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The Battle of Island Mound marked the first time that African-American troops were engaged in Civil War combat, nearly a year before the battle depicted in the film "Glory."
Battle of Island Mound State Historic site encompasses Camp Africa, where the 1st Kansas Colored Volunteer Infantry camped in 1862 before a pitched battle with pro-Confederate forces near a low hill named Island Mound.
Information at the site details the battle, as well as the effect that the 1st Kansas Colored Volunteer Infantry has on later Union decisions to allow African-American units to fight.
The park is located in Bates County, west of Butler, at the junction of County Road 1002 (also called Marth Road) and County Road 5001 (also called Cooper Road).
Because of major damage caused by flooding of the Missouri River, Big Lake State Park is closed indefinitely.
The 625-acre Oxbow Lake, 11 miles southwest of Mound City, is perfect for fishing. The park offers lodging, camping, dining, a swimming pool, a snack bar, a store and picnicking. It is an ideal area for bird watching, as it lies along a major migratory flyway.
This 135-acre memorial park area of the Confederate Home of Missouri is preserved in memory of the 40,000 Missourians who fought under the Confederate flag. Visitors can tour the cemetery and chapel. The site includes the chapel, cemetery, picnic sites and several small fishing lakes.
Tucked between colorful Ozark hills, Dillard Mill, bult in 1900, is one of Missouri’s best-preserved examples of a water-powered gristmill. The red mill overlooking the spring-fed Huzzah Creek makes a picturesque place to picnic and hike. Tours: $4; ages 6-12, $2.50; younger than age 6 admitted free.
A trail leads to the point where the Mississippi and the Missouri rivers meet. Interpretive panels focus on the rivers and the Lewis and Clark Expedition. The park's location is great for bird watching. Flooding occaisionally causes closure of the park. Check the website prior to your visit.
This historic site includes three houses: the 1818 Federal-style Felix Valle House; the vertical-log, 1792 Amoureux House; and the 1819 Shaw House. Exhibits interpret the lifestyles and history of early Ste. Genevieve. These are some of the finest examples of French colonial architecture in the nation. Tours: $4; ages 6-12, $2.50; younger than 6, free.
Visitors to Branson can make their headquarters at this park, located along Table Rock Lake. The park features a marina, scuba diving, fishing, a boat ramp, camping, a paved walking and bicycle trail, and picnic sites and a shelter. It is located five miles west of Branson.
The Victorian stone house was the famous artist’s home from 1939 until his death in 1975. Benton converted the carriage house into his art studio.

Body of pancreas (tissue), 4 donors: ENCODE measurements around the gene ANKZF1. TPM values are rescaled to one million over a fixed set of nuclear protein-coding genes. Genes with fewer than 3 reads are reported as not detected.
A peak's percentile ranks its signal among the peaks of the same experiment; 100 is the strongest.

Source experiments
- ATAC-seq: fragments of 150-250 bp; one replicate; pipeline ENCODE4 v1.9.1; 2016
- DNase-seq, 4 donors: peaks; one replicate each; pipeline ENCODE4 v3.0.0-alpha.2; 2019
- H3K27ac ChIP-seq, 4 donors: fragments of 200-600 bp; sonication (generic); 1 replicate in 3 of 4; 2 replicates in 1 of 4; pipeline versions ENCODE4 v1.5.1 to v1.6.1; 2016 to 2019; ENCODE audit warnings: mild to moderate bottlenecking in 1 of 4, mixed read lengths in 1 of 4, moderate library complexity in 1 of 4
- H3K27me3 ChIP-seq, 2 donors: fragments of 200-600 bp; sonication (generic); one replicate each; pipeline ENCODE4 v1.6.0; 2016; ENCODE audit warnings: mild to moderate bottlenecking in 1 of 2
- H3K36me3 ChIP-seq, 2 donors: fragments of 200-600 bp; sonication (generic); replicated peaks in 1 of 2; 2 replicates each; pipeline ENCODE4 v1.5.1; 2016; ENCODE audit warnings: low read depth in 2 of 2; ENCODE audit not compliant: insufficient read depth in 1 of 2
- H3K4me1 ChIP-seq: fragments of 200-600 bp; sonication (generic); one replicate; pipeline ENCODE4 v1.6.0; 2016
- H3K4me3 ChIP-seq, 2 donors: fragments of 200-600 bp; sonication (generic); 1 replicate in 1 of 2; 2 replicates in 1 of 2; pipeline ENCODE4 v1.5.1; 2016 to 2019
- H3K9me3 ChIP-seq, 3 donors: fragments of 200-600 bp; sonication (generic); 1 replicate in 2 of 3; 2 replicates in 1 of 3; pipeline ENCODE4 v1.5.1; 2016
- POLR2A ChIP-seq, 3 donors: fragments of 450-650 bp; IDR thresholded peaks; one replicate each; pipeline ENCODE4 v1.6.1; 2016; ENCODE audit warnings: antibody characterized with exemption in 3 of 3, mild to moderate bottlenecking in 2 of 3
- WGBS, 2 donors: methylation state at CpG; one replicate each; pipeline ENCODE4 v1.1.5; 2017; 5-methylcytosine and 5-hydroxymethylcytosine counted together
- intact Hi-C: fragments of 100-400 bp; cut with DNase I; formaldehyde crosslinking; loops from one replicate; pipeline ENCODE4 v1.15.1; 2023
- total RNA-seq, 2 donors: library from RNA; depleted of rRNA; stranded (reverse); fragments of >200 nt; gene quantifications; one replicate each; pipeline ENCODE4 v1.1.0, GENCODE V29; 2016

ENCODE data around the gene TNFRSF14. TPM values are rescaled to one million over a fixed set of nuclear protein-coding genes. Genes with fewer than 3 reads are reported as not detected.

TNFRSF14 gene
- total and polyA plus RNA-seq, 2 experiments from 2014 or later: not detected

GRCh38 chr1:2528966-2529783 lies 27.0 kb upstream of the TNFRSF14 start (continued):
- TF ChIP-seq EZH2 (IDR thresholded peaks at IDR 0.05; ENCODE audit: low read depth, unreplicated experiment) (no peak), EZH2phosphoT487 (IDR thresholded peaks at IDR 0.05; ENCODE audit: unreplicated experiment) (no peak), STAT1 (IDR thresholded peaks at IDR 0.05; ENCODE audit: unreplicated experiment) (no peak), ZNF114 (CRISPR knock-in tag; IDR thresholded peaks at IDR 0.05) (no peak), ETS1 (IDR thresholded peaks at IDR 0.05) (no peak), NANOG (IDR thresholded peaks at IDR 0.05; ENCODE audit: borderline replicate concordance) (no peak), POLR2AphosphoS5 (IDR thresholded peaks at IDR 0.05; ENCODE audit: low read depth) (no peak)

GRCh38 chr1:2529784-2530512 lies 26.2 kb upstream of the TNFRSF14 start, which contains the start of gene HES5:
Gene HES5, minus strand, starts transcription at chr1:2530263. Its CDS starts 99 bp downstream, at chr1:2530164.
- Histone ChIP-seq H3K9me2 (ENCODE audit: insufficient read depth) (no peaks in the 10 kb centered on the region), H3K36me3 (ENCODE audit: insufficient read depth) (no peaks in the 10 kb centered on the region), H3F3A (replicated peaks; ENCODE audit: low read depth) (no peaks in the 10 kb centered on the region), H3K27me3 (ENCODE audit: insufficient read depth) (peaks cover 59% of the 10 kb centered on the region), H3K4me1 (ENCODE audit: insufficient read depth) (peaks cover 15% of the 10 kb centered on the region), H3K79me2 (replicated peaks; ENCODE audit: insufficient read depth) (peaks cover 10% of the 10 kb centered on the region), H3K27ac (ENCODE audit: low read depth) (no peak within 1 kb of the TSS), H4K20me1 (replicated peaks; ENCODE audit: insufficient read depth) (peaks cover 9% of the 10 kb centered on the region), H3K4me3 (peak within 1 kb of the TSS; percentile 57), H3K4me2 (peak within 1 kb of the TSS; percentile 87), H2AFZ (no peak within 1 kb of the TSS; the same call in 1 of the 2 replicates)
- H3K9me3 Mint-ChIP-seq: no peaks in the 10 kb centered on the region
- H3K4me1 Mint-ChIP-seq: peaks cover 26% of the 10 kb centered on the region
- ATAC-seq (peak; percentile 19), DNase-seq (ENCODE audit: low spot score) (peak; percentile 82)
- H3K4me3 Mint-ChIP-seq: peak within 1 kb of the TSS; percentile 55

The main house and the studio contain many of his belongings and works of art. A blank canvas, paintbrushes and paints remain in the studio just as he left them.
Tours: $4; ages 6-12 $2.50; younger than 6 is free. Closed on Tuesdays and Wednesdays.
Watkins Mill State Park offers opportunities for camping, hiking, picnicking, fishing and swimming. The most rugged portion of the land was created by the cutting action of Williams Creek. A 100-acre lake features an accessible fishing dock and a boat-launching area. Bass, catfish, crappie and sunfish are plentiful in the blue waters. The sandy swimming beach is a popular spot on a warm, sunny day, and a changehouse is available nearby.The park offers abundant wildlife and plants. Visitors regularly see white-tailed deer, wild turkeys and other native animals. The bird population is abundant with a wide variety of species, some of which are only seen in northwestern Missouri.
The park contains Watkins Woolen Mill State Historic Site, which features a three-story woolen mill, the only 19th century textile mill in North America with its original machinery still in place. The site is a National Historic Landmark, as well as a National Mechanical Engineering Historic Landmark.
The park is located seven miles east of I-35 on Route 92, then one mile north on Route RA.
Watkins Woolen Mill State Historic Site is part of Watkins Mill State Park. Tours of the 19th century woolen mill and Watkins home are given daily. This is the only 19th century American woolen mill with its original machinery intact. During summer months, a Living History Farm program is featured on Fridays, Saturdays and Sundays.
The site features a visitor center, a lake, camping, picnic sites and a shelter, fishing, a paved bicycle trail, a swimming beach, and hiking and equestrian trails.
The site is located seven miles east of I-35 on Route 92, then one mile north on Route RA.
Tours: $4; ages 6-12 $2.50; younger than 6, free.
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